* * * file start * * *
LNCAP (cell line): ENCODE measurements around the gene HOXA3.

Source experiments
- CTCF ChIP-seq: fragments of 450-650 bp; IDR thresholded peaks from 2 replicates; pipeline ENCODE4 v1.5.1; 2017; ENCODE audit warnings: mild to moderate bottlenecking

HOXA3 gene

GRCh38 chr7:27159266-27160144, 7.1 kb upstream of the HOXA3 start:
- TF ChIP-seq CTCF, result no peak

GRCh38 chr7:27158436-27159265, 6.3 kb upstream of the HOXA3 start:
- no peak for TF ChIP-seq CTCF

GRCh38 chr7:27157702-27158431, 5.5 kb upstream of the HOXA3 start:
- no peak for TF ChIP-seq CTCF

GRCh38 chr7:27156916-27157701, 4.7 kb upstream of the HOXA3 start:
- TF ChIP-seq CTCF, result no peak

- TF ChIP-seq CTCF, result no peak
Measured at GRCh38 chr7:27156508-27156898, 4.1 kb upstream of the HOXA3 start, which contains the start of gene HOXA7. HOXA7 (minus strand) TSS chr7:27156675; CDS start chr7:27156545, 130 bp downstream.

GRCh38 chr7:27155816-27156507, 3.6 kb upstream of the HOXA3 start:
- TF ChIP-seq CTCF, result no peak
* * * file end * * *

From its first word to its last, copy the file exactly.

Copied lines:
LNCAP (cell line): ENCODE measurements around the gene HOXA3.

Source experiments
- CTCF ChIP-seq: fragments of 450-650 bp; IDR thresholded peaks from 2 replicates; pipeline ENCODE4 v1.5.1; 2017; ENCODE audit warnings: mild to moderate bottlenecking

HOXA3 gene

GRCh38 chr7:27159266-27160144, 7.1 kb upstream of the HOXA3 start:
- TF ChIP-seq CTCF, result no peak

GRCh38 chr7:27158436-27159265, 6.3 kb upstream of the HOXA3 start:
- no peak for TF ChIP-seq CTCF

GRCh38 chr7:27157702-27158431, 5.5 kb upstream of the HOXA3 start:
- no peak for TF ChIP-seq CTCF

GRCh38 chr7:27156916-27157701, 4.7 kb upstream of the HOXA3 start:
- TF ChIP-seq CTCF, result no peak

- TF ChIP-seq CTCF, result no peak
Measured at GRCh38 chr7:27156508-27156898, 4.1 kb upstream of the HOXA3 start, which contains the start of gene HOXA7. HOXA7 (minus strand) TSS chr7:27156675; CDS start chr7:27156545, 130 bp downstream.

GRCh38 chr7:27155816-27156507, 3.6 kb upstream of the HOXA3 start:
- TF ChIP-seq CTCF, result no peak